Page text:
I think it’s fair to assume that the techniques used by many sociocultural anthropologists and archaeologists are very specialized.  And I would further argue that the terminology and writing used by sociocultural anthropologists and archaeologists are often very obscure and sometimes even incomprehensible to specialists in other subdisciplines. To put the onus only on one subfield to be intelligible may be part of the reason some of our colleagues don’t feel particularly welcome within AAA or excited about publishing their most thoughtful work in AA. (Note: I myself have been published two times in AA under the former editor, and in neither case was I charged with the special task of being “particularly careful” to be understood.)

Entangling the Biological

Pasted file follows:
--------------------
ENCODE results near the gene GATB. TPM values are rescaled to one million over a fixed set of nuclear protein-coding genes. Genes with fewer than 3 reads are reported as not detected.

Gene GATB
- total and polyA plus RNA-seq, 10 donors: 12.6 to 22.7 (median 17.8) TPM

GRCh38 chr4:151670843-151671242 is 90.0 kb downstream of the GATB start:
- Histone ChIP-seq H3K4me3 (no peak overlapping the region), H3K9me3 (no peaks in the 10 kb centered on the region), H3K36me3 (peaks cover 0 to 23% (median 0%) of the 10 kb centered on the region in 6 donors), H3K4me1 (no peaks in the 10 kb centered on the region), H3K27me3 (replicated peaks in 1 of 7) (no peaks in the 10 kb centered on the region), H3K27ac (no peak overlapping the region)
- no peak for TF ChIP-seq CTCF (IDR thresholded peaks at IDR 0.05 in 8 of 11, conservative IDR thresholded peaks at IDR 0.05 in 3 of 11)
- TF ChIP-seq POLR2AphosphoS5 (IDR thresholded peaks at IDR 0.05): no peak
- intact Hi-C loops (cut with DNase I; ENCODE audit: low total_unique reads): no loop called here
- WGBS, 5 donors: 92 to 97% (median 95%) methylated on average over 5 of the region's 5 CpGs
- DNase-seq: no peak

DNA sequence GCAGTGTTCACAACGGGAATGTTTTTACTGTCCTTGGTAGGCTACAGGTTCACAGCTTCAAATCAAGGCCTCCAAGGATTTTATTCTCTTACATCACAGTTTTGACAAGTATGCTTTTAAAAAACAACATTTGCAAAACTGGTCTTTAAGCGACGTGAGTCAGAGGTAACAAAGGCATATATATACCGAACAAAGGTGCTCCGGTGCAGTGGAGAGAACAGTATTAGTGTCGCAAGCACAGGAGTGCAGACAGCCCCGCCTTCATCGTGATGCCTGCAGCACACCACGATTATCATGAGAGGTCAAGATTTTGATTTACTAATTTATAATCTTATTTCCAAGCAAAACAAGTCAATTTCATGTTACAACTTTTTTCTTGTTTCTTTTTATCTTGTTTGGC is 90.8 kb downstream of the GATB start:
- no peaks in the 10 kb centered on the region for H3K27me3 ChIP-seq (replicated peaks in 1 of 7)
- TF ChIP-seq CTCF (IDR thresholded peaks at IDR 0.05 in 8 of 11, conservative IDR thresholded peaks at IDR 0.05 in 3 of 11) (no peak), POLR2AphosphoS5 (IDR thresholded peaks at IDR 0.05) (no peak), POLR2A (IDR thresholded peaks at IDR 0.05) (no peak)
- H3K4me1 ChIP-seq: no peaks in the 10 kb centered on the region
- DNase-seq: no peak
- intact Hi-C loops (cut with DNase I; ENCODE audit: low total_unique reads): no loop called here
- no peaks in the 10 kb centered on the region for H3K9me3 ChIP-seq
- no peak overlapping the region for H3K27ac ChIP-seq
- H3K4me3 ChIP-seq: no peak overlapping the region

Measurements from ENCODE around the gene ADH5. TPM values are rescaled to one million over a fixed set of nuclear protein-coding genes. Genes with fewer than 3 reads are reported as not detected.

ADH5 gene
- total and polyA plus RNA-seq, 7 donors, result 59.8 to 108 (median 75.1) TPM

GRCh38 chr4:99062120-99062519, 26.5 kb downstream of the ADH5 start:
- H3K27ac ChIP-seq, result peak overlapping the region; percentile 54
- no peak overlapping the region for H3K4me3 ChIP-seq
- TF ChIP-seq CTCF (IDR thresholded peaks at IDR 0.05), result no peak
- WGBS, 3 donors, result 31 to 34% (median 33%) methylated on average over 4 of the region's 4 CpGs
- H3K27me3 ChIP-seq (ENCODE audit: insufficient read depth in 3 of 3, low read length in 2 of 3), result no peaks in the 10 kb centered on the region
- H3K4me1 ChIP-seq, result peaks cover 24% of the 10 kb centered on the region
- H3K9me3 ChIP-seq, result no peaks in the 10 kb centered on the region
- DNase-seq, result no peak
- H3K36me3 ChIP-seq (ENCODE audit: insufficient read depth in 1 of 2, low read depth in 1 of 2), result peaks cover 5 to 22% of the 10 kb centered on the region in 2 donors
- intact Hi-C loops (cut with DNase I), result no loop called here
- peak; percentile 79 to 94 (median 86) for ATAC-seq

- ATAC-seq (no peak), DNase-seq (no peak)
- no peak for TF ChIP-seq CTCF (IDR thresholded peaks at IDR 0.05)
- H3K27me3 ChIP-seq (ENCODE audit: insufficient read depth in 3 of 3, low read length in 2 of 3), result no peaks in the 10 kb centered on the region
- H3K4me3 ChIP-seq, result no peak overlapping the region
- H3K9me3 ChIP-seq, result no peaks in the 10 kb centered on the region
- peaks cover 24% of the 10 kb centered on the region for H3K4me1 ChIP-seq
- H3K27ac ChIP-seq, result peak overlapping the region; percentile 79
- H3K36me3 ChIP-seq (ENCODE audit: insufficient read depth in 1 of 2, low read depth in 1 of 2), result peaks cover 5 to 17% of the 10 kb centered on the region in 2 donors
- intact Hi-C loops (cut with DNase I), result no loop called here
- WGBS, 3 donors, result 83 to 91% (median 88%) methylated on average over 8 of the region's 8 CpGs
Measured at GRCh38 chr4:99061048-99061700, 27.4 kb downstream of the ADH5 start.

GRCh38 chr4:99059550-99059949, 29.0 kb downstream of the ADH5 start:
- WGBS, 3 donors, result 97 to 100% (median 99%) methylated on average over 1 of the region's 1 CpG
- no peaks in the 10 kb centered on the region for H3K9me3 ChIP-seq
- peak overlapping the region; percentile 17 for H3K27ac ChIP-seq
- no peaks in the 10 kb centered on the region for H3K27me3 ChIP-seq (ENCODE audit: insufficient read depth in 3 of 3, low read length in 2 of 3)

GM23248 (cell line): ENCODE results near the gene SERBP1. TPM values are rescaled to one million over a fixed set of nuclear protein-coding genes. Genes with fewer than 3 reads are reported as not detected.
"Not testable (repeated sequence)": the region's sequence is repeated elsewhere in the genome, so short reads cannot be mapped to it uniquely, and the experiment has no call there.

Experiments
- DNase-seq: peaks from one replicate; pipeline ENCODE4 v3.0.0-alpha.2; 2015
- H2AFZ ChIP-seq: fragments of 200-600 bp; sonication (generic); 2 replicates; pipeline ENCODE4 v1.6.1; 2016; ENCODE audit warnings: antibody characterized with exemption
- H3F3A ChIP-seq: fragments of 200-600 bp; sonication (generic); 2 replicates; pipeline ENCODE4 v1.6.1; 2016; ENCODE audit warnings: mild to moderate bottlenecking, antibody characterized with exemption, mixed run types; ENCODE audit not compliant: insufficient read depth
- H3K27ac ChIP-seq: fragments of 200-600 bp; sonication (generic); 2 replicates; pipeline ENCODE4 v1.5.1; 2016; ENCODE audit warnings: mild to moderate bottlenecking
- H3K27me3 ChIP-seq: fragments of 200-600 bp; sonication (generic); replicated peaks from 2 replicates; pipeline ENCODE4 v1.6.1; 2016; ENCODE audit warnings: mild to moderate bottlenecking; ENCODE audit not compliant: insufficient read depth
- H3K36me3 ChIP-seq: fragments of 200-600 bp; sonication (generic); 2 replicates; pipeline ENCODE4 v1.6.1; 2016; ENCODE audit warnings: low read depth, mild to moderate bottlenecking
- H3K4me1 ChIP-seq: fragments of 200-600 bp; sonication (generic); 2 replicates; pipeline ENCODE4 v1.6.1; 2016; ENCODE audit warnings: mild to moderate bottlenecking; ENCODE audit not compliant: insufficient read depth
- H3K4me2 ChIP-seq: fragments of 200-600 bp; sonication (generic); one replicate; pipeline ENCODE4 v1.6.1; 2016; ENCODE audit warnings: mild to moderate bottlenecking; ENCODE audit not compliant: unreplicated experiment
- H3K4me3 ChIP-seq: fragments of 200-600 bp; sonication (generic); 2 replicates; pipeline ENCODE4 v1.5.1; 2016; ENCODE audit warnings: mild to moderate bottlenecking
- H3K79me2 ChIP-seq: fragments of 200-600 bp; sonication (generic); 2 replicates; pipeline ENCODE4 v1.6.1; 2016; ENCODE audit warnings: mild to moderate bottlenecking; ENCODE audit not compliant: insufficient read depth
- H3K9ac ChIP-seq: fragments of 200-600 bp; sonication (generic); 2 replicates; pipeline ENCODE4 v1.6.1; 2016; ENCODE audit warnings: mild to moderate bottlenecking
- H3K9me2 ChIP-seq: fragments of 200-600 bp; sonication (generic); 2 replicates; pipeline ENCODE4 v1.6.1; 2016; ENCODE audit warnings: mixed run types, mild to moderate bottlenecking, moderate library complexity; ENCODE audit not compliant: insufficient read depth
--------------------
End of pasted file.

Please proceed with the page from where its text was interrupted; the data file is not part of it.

Word cloud for Entangling the Biological: Steps Toward an Integrative Anthropology

This is an argument beyond #aaafail or the waxing and waning of the  “science wars”,  but indeed a very serious obstacle our discipline needs to address. Singling out biological anthropologists as representing a “particular problem” reinforces the pervasive premise that sociocultural anthropology is normative anthropology, and the measure against which all other specialties are compared (and apparently fall short). To rephrase Chibnik, we all need to be sensitive to the generalized readership of AA.  But more deeply, we all need to be sensitive to and embracing of a more explicitly integrated sense of what anthropology can be. This is an inclusive view exemplified by the BAS session at last month’s AAA meeting, “Entangling the Biological: Steps Toward an Integrated Anthropology,” a standing-room-only event which was the subject of enthusiastic, real-time dissemination via Twitter, with Wenner-Gren and AAA retweeting our messages to anthropologists of all persuasions.